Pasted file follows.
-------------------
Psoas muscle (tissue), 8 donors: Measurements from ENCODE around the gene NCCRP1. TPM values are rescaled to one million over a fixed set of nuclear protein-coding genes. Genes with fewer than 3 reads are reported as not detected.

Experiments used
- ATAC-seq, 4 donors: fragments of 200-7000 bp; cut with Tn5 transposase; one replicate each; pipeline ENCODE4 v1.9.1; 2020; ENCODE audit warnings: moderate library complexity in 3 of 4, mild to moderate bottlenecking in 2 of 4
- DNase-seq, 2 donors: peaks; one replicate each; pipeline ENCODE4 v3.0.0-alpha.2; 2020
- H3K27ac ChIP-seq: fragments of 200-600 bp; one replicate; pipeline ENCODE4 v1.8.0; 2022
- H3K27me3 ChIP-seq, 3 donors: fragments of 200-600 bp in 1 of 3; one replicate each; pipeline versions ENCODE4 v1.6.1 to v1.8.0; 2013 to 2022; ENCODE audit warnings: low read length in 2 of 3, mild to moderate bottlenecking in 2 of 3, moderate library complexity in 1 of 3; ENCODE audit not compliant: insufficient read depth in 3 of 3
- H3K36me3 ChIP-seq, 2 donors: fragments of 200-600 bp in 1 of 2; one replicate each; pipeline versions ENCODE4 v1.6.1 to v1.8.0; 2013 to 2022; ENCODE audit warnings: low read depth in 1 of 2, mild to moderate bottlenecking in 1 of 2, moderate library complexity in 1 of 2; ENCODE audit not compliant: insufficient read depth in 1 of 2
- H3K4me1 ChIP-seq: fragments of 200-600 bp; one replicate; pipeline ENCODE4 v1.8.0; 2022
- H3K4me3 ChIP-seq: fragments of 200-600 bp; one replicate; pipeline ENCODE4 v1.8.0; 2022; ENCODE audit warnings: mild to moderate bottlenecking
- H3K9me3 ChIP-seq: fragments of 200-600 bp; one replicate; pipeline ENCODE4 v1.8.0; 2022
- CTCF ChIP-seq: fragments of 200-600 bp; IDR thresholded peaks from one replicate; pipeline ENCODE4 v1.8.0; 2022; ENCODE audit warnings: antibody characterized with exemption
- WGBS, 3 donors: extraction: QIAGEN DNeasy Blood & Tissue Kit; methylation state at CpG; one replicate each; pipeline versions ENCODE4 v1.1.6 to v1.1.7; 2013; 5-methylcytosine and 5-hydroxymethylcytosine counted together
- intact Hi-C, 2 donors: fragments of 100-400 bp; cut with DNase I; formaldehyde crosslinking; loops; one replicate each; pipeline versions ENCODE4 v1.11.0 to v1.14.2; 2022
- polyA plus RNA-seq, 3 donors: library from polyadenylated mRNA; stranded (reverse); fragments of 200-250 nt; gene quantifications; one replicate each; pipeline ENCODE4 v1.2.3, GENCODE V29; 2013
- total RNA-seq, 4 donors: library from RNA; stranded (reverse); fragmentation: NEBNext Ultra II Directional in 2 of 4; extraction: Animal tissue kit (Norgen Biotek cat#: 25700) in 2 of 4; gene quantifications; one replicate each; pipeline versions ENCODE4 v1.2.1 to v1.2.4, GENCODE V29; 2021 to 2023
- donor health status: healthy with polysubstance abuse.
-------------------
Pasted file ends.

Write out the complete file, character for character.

Psoas muscle (tissue), 8 donors: Measurements from ENCODE around the gene NCCRP1. TPM values are rescaled to one million over a fixed set of nuclear protein-coding genes. Genes with fewer than 3 reads are reported as not detected.

Experiments used
- ATAC-seq, 4 donors: fragments of 200-7000 bp; cut with Tn5 transposase; one replicate each; pipeline ENCODE4 v1.9.1; 2020; ENCODE audit warnings: moderate library complexity in 3 of 4, mild to moderate bottlenecking in 2 of 4
- DNase-seq, 2 donors: peaks; one replicate each; pipeline ENCODE4 v3.0.0-alpha.2; 2020
- H3K27ac ChIP-seq: fragments of 200-600 bp; one replicate; pipeline ENCODE4 v1.8.0; 2022
- H3K27me3 ChIP-seq, 3 donors: fragments of 200-600 bp in 1 of 3; one replicate each; pipeline versions ENCODE4 v1.6.1 to v1.8.0; 2013 to 2022; ENCODE audit warnings: low read length in 2 of 3, mild to moderate bottlenecking in 2 of 3, moderate library complexity in 1 of 3; ENCODE audit not compliant: insufficient read depth in 3 of 3
- H3K36me3 ChIP-seq, 2 donors: fragments of 200-600 bp in 1 of 2; one replicate each; pipeline versions ENCODE4 v1.6.1 to v1.8.0; 2013 to 2022; ENCODE audit warnings: low read depth in 1 of 2, mild to moderate bottlenecking in 1 of 2, moderate library complexity in 1 of 2; ENCODE audit not compliant: insufficient read depth in 1 of 2
- H3K4me1 ChIP-seq: fragments of 200-600 bp; one replicate; pipeline ENCODE4 v1.8.0; 2022
- H3K4me3 ChIP-seq: fragments of 200-600 bp; one replicate; pipeline ENCODE4 v1.8.0; 2022; ENCODE audit warnings: mild to moderate bottlenecking
- H3K9me3 ChIP-seq: fragments of 200-600 bp; one replicate; pipeline ENCODE4 v1.8.0; 2022
- CTCF ChIP-seq: fragments of 200-600 bp; IDR thresholded peaks from one replicate; pipeline ENCODE4 v1.8.0; 2022; ENCODE audit warnings: antibody characterized with exemption
- WGBS, 3 donors: extraction: QIAGEN DNeasy Blood & Tissue Kit; methylation state at CpG; one replicate each; pipeline versions ENCODE4 v1.1.6 to v1.1.7; 2013; 5-methylcytosine and 5-hydroxymethylcytosine counted together
- intact Hi-C, 2 donors: fragments of 100-400 bp; cut with DNase I; formaldehyde crosslinking; loops; one replicate each; pipeline versions ENCODE4 v1.11.0 to v1.14.2; 2022
- polyA plus RNA-seq, 3 donors: library from polyadenylated mRNA; stranded (reverse); fragments of 200-250 nt; gene quantifications; one replicate each; pipeline ENCODE4 v1.2.3, GENCODE V29; 2013
- total RNA-seq, 4 donors: library from RNA; stranded (reverse); fragmentation: NEBNext Ultra II Directional in 2 of 4; extraction: Animal tissue kit (Norgen Biotek cat#: 25700) in 2 of 4; gene quantifications; one replicate each; pipeline versions ENCODE4 v1.2.1 to v1.2.4, GENCODE V29; 2021 to 2023
- donor health status: healthy with polysubstance abuse.